So, how can you increase SOM? Combining Holganix Bio 800+ to provide a diverse set of microbes, with practices the feed soil microbes (think no-to-low till, cover crops, compost, etc), will allow you to slowly build SOM.

Check out this blog on how superintendents like Shannon Easter at Broken Sound Golf Club and Matt Boyd at Orchid Island Golf and Country Club, are using Holganix Bio 800+ Golf to improve SOM.

>>Read our case studies on improving SOM


Humus

According to National Geographic, “Humus is a dark, organic material that forms in the soil when plant and animal matter decays.”

When plants drop leaves and other material to the ground, it forms leaf litter. As animals die, their remains contribute to the litter. Over time, the litter decomposes to its most basic chemical elements. These chemical elements “are important nutrients for the soil and organisms that depend on soil for life, such as plants.”

After the litter decomposes, the thick brown or black substance that remains is called humus.

National Geographic states that “Humus contains many useful nutrients for healthy soil. Some experts think humus makes the soil more fertile. Others say humus helps prevent disease in plants and food crops.”

>>Learn more about humus by visiting this National Geographic blog


Regenerative Agriculture

Regenerative agriculture describes farming and grazing practices that focus on regenerating topsoil, allowing farmers to maintain crop yields, improve water retention and nutrient uptake, increase farm profitability, and support biosequestration, among other benefits.

The backbone of regenerative agriculture is a focus on strengthening the health and vitality of farm soil. The key is that regenerative agriculture “Does no harm” to the land, and in fact improves it using technologies to build soil health like compost, recycling waste, limited-to-no-tillage, among other practices.

>>Check out this 5-minute read for more information on the benefits of regenerative agriculture


Are you interested in soil health and want to dig in deeper? Download our Soil Science eBook

Digging Soil Science 101: Beginners Guide to Understanding the Soil Food Web

We know regenerative agriculture and long-term sustainability of farmland hinges on the health of soils. But, how do soils work? And, what does healthy soil look like? Dig deeper into soil science with by downloading our FREE eBook by Holganix Director of Soil and Plant Science, Dr. Robert Neidermyer.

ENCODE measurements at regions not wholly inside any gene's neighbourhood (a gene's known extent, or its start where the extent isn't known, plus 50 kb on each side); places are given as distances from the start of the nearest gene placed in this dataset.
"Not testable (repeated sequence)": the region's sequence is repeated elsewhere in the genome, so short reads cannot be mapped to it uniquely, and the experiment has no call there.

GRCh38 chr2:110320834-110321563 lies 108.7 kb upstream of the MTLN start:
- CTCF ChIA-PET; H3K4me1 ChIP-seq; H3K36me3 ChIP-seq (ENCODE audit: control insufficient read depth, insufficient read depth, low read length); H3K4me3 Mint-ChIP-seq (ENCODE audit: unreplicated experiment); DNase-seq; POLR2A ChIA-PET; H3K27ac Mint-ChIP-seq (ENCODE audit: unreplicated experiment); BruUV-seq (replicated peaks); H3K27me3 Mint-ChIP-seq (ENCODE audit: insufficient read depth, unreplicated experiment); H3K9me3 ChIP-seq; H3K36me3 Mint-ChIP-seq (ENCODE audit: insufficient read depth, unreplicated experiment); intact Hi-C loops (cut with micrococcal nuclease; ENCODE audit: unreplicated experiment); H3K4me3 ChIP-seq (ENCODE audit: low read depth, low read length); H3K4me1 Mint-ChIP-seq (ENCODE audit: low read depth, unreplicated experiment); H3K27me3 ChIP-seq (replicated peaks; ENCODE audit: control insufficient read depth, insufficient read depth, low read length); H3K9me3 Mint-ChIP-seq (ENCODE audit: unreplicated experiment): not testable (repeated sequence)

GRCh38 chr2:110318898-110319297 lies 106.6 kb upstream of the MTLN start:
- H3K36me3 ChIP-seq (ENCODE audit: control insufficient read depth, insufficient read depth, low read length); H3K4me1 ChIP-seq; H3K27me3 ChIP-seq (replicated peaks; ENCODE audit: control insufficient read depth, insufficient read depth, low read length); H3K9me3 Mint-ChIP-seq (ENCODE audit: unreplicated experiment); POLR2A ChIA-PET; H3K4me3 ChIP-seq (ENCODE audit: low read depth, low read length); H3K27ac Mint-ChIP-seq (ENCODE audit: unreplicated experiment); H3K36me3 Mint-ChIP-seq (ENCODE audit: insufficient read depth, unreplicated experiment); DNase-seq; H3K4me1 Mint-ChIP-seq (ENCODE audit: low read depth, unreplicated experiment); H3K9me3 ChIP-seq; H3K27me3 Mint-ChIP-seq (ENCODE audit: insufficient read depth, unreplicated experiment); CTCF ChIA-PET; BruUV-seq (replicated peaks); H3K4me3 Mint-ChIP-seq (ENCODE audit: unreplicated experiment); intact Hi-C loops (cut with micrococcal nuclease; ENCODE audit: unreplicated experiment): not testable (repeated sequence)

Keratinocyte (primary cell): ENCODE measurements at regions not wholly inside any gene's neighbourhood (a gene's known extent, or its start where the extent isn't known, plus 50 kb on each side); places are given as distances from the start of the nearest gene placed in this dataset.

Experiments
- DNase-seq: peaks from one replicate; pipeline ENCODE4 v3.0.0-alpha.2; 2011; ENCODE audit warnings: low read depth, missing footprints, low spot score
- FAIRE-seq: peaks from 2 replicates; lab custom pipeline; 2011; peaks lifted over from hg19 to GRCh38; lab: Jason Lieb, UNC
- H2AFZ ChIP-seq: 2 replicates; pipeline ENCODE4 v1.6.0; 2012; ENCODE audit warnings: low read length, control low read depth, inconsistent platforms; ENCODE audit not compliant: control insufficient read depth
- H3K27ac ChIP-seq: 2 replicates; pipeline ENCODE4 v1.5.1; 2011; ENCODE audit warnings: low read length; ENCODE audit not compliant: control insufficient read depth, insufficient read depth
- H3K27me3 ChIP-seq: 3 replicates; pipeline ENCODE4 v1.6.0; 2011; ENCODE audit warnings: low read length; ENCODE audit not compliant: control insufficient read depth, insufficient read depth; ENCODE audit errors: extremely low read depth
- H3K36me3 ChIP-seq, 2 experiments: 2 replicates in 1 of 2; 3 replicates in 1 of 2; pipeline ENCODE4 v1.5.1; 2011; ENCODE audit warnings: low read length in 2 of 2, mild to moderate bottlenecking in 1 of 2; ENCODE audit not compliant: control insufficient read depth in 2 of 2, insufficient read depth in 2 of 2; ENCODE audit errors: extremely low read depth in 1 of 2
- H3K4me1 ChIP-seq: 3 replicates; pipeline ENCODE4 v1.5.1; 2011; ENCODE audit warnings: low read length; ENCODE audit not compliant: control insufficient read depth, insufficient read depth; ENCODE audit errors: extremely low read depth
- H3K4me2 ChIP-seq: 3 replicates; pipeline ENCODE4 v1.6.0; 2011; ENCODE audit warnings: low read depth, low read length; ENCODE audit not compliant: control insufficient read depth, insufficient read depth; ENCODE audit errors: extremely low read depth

Download our eBook to explore:

1. How the soil food web supports healthy crops

2. The power behind soil microbes and what they do to build resilient crops

3. Soil types and how to improve the health of your soil

soil food web

Tags: lawn care, the science behind holganix, sports turf, golf course, agriculture, farmer

8 Incredible TED Talks On Sustainable Agriculture

TED TALK SUSTAINABLE AGRICULTURE

Sustainable agriculture, soil health, and ag-tech have been hot topics regardless of whether you are a farmer, landscaper, grounds manager or homeowner. These are important conversations that impact the environment and food security. That’s why we have curated these 8 Incredible TED Talks On Sustainable Agriculture. Topics include but are not limited to, microbes, plant communication, mushrooms, and the space age!


A Forgotten Space Age Technology Could Change How We Grow Food

 

 

 

Sustainability researcher, Lisa Dyson discusses how abandoned NASA programs from the 1960s could revolutionize modern agriculture. NASA researchers were able to manufacture protein-rich products using hydrogenotrophic microbes - known as “Carbon recyclers”. These same microbes could be a potential solution for modern food demands.

Reading this blog via email? Click here to watch the video.

 

Regeneration Of Our Lands: A Producer’s Perspective

 

 

The health of our soil resource has declined to such a point that it is not only negatively affecting farm and ranch profitability, but it is also having a devastating impact on everything from our water quality to our communities and even to our health.

In the above video, North Dakota rancher Gabe Brown walks us through a common sense solution to this crisis.

Gabe Brown is a pioneer in the soil health movement. Gabe and his family, own and operate a diversified 5,000-acre farm and ranch near Bismarck, ND. Their operation focuses on farming and ranching in nature’s image.

Reading this blog via email? Click here to watch the video.


Soil – From Dirt To Lifetime

 

 

Did you know there are more living organisms beneath the soil then there are above it? Soil scientists can’t even come to an agreement about how many microbes are actually in the soil. In this TED Talk, Fred Kirschenmann, a pioneer in sustainable agriculture, explores the power of soil and the history of soil.

Fred has been involved in sustainable agriculture and food issues for most of his life. He serves as both a Distinguished Fellow at the Leopold Center for Sustainable Agriculture at Iowa State University and as President of the Stone Barns Center for Food and Agriculture. He also manages his 2,600-acre organic family farm in North Dakota. 

Reading this blog via email? Click here to watch the video.

 

Electrical Experiments With Plants That Count And Communicate

 

 

Neuroscientist Greg Gage takes equipment used to study the brain and attaches it to the Mimosa Publica (a plant whose leaves close when touched) and the Venus Flytrap. His goal? To demonstrate how plants use electrical signals to convert information, move and even count. Watch Gage’s TED Talk for his demonstration and explanation on how plants count and communicate. 

Reading this blog via email? Click here to watch the video.

 

One Seed At A Time, Protecting The Future Of Food